Periodic Table of Shapes' to Give a New Dimension to Math

 Mathematicians are creating their own version of the periodic table that will provide a vast directory of all the possible shapes in the universe across three, four and five dimensions, linking shapes together in the same way as the periodic table links groups of chemical elements.The three-year project should provide a resource that mathematicians, physicists and other scientists can use for calculations and research in a range of areas, including computer vision, number theory, and theoretical physics.

The researchers, from Imperial College London and institutions in Australia, Japan and Russia, are aiming to identify all the shapes across three, four and five dimensions that cannot be divided into other shapes.

As these building block shapes are revealed, the mathematicians will work out the equations that describe each shape and through this, they expect to develop a better understanding of the shapes' geometric properties and how different shapes are related to one another.

The work is funded by the Engineering and Physical Sciences Research Council, the Leverhulme Trust, the Royal Society and the European Research Council.

Project leader Professor Alessio Corti, from the Department of Mathematics at Imperial College London, explained: "The periodic table is one of the most important tools in chemistry. It lists the atoms from which everything else is made, and explains their chemical properties. Our work aims to do the same thing for three, four and five-dimensional shapes -- to create a directory that lists all the geometric building blocks and breaks down each one's properties using relatively simple equations. We think we may find vast numbers of these shapes, so you probably won't be able to stick our table on your wall, but we expect it to be a very useful tool."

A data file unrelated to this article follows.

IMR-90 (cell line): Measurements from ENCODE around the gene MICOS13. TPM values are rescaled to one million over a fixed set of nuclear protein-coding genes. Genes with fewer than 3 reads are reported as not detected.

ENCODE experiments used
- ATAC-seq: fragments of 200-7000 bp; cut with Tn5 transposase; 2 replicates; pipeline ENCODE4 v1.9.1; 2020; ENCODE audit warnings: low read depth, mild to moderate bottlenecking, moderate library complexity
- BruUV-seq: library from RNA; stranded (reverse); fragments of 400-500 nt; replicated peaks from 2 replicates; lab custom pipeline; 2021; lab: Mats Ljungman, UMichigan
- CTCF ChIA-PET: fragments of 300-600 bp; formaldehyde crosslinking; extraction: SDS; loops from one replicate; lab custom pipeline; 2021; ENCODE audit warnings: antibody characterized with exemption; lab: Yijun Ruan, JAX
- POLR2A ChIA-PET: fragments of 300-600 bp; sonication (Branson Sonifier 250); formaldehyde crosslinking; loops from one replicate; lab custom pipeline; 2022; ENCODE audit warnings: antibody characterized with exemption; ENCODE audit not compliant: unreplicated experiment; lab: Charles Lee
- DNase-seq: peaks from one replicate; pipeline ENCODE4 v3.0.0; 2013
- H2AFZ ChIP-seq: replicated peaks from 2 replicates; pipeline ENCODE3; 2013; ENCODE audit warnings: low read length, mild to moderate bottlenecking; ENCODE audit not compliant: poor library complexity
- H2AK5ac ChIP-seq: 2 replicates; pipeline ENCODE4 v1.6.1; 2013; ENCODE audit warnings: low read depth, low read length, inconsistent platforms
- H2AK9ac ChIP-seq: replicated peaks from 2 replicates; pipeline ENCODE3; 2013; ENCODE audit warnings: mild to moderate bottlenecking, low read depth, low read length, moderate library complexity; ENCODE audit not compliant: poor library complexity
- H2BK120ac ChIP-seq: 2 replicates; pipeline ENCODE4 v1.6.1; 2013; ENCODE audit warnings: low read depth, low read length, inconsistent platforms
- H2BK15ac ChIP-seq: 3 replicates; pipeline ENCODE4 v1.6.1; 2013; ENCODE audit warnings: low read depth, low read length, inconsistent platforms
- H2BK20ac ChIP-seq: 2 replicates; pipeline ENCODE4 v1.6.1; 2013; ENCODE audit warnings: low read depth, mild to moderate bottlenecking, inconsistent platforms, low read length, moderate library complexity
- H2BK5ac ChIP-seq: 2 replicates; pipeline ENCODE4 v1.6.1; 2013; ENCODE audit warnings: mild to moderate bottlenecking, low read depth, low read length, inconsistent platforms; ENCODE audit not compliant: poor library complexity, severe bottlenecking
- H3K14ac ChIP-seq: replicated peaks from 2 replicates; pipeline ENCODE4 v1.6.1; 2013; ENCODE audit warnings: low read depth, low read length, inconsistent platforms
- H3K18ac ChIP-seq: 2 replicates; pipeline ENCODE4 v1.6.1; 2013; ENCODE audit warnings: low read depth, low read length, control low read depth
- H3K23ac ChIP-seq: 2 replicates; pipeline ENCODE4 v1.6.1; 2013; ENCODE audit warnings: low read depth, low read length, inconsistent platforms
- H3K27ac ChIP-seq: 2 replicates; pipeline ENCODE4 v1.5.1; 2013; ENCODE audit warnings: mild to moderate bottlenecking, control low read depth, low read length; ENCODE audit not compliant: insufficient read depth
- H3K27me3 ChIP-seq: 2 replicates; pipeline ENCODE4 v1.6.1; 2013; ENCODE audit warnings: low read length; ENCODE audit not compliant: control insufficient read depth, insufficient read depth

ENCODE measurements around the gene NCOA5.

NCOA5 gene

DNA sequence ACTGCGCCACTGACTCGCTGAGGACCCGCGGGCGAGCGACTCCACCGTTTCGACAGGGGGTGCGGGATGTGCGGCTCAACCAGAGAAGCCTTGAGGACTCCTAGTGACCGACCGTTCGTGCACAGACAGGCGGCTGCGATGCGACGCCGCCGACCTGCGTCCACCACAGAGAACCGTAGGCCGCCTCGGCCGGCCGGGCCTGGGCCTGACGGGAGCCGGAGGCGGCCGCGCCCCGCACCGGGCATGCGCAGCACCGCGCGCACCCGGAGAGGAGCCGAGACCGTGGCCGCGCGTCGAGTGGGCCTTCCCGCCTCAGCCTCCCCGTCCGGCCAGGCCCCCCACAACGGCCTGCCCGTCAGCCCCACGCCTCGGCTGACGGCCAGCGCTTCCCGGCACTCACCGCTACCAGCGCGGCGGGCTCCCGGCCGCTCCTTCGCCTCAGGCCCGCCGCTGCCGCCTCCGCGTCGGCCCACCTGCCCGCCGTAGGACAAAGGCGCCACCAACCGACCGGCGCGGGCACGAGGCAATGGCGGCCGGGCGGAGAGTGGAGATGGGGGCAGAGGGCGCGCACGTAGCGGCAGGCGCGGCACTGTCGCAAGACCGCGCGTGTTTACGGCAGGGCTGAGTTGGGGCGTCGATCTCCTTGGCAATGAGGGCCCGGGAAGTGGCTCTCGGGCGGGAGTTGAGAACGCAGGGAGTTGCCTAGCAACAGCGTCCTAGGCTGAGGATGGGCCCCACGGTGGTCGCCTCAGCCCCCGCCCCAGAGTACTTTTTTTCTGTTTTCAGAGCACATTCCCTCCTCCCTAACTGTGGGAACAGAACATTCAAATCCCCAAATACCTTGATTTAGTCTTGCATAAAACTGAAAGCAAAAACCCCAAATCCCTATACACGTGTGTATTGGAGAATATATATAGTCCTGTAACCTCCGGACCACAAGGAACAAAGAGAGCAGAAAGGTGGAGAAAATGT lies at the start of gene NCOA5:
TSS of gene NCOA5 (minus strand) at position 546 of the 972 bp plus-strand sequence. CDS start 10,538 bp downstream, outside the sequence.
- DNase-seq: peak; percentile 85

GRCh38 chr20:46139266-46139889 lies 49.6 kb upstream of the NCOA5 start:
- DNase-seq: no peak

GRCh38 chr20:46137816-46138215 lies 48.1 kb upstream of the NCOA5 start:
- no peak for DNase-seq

The scientists will be analysing shapes that involve dimensions that cannot be 'seen' in a conventional sense in the physical world. In addition to the three dimensions of length, width and depth found in a three-dimensional shape, the scientists will explore shapes that involve other dimensions. For example, the space-time described by Einstein's Theory of Relativity has four dimensions -- the three spatial dimensions, plus time. String theorists believe that the universe is made up of many additional hidden dimensions that cannot be seen.

Professor Corti's colleague on the project, Dr Tom Coates, has created a computer modelling programme that should enable the researchers to pinpoint the basic building blocks for these multi-dimensional shapes from a pool of hundreds of millions of shapes. The researchers will be using this programme to identify shapes that can be defined by algebraic equations and that cannot be divided any further. They do not yet know how many such shapes there might be. The researchers calculate that there are around 500 million shapes that can be defined algebraically in four dimensions and they anticipate that they will find a few thousand building blocks from which all these shapes are made.

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